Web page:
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Authors:Wangberg A; Gire E, Dray T. Pages: 110 - 124 Abstract: AbstractStudents need a robust understanding of the derivative for upper-division mathematics and science courses, including thinking about derivatives as ratios of small changes in multivariable and vector contexts. In Raising Calculus to the Surface activities, multivariable calculus students collaboratively discover properties of derivatives by using tangible tools to solve context-rich problems. In this paper, we present examples of student reasoning about derivatives during the first of a sequence of three Raising Calculus activities. In this sequence, students work collaboratively on dry-erasable surfaces (tangible graphs of functions of two variables) using an inclinometer, a tool that can measure derivatives in any direction on the surfaces, to invent procedures to determine derivatives in any direction. Since students are not given algebraic expressions for the underlying functions, they must coordinate conceptual and geometric notions of derivatives, building on their understandings from introductory differential calculus. We discuss examples of student reasoning that demonstrate how the activity supports student realization of the need to define a path, attend to direction and the orientation of the coordinate axes and recognize covariation between related quantities. This first activity enables students to initially recognize the ratio of small changes approach to derivatives. We briefly describe how students utilize the ratio of small changes approach in subsequent activities as they measure partial derivatives on surfaces (using an inclinometer) and on contour maps. PubDate: Wed, 15 Dec 2021 00:00:00 GMT DOI: 10.1093/teamat/hrab030 Issue No:Vol. 41, No. 2 (2021)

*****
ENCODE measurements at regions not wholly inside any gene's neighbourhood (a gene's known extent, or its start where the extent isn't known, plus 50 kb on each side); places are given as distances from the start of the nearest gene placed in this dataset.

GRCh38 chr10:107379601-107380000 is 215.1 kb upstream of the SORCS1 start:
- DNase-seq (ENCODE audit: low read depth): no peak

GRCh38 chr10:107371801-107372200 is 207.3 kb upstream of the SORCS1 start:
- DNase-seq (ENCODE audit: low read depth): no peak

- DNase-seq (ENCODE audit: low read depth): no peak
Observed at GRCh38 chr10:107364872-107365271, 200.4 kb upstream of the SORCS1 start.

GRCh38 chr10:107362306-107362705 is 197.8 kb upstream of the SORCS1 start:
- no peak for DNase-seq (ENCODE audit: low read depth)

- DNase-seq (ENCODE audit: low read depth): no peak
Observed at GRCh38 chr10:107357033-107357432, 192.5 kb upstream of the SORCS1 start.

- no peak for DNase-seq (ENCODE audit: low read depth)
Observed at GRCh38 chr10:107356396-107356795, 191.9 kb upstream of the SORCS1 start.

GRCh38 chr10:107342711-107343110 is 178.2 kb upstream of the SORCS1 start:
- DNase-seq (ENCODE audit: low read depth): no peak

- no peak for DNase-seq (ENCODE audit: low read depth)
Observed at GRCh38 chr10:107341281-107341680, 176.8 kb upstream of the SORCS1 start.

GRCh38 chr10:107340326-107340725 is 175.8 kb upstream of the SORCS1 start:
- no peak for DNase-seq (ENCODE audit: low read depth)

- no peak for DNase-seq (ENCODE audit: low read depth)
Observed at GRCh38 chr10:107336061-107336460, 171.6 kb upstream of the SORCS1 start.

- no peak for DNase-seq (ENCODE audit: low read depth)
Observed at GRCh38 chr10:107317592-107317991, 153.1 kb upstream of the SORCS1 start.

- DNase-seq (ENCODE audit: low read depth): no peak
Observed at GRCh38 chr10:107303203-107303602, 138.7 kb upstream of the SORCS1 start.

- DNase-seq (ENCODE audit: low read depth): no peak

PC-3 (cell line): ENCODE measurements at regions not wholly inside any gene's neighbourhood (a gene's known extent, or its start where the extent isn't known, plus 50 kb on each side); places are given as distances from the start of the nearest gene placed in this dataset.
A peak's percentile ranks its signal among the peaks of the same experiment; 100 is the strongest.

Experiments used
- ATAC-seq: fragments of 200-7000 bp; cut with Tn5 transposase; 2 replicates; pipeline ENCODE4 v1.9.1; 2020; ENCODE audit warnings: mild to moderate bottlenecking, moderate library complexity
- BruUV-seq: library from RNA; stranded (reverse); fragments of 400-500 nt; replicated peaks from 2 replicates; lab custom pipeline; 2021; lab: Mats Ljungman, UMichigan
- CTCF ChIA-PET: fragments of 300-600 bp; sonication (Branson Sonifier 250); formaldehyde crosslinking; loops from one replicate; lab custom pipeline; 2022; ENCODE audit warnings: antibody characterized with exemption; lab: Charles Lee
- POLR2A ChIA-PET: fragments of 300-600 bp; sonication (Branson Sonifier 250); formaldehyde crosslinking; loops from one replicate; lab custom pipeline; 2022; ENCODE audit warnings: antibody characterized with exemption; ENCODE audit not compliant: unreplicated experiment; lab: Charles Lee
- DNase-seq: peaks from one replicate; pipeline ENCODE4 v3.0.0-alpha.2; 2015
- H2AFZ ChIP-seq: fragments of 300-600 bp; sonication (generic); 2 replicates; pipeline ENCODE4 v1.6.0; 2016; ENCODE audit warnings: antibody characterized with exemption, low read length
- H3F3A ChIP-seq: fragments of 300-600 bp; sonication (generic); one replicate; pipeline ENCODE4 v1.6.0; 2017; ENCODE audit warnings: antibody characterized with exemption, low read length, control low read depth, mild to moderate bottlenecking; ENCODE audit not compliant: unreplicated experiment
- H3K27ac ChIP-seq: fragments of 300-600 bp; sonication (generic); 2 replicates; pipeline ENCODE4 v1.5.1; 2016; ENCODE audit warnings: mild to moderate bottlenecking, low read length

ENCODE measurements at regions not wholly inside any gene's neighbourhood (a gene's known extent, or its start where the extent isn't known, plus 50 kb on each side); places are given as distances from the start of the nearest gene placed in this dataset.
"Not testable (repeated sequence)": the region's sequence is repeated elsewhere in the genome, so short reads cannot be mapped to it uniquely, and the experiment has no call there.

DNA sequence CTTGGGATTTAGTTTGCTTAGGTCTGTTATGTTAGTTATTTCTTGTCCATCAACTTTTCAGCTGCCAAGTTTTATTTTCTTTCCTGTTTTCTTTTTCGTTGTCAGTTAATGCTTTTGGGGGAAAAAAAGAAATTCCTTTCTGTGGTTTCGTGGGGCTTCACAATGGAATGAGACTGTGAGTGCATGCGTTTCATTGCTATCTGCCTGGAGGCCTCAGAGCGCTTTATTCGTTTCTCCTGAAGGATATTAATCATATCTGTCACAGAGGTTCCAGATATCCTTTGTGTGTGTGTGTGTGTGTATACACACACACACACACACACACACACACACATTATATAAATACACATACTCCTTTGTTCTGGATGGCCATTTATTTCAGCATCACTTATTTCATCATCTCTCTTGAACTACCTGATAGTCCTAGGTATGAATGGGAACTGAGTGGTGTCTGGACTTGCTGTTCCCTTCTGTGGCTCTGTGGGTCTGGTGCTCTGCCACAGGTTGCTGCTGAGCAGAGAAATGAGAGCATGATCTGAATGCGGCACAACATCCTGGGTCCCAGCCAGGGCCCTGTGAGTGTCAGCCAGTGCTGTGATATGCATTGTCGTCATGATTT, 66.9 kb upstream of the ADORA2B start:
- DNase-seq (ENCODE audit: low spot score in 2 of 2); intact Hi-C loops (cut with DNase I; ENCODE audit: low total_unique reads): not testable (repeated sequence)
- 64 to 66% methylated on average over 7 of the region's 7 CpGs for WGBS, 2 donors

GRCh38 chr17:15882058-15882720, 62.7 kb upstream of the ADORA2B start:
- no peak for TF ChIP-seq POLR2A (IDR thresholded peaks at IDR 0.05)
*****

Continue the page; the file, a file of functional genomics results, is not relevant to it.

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Authors:Bos R; Doorman M, Drijvers P, et al. Pages: 125 - 141 Abstract: AbstractWe study the augmented reality sandbox (ARSB) as an embodied learning environment to foster meaning making in the context of bivariable calculus. We present the case of Tiago, a first-year bachelor chemistry student, performing a series of tasks based on embodied design, including perception-based, action-based and incorporation-based tasks. Tiago’s work demonstrates the affordances of the ARSB, e.g. to trace a height line and to manipulate plastic planes either with or without feedback from projected height lines. Tiago’s reasoning about mathematical concepts, e.g. the parameters in a plane equation and the gradient vector, is supported by perceptual structures that he discovers during these embodied tasks. We distinguished two ways in which ARSB affordances were used in the learning sequence. In perception-based and action-based tasks, the affordances of the ARSB were immediately available and intensively involved in the interaction. In incorporation tasks, on the contrary, a critical affordance was deliberately removed and the student was able to reproduce its functionality without technology. PubDate: Mon, 04 Oct 2021 00:00:00 GMT DOI: 10.1093/teamat/hrab011 Issue No:Vol. 41, No. 2 (2021)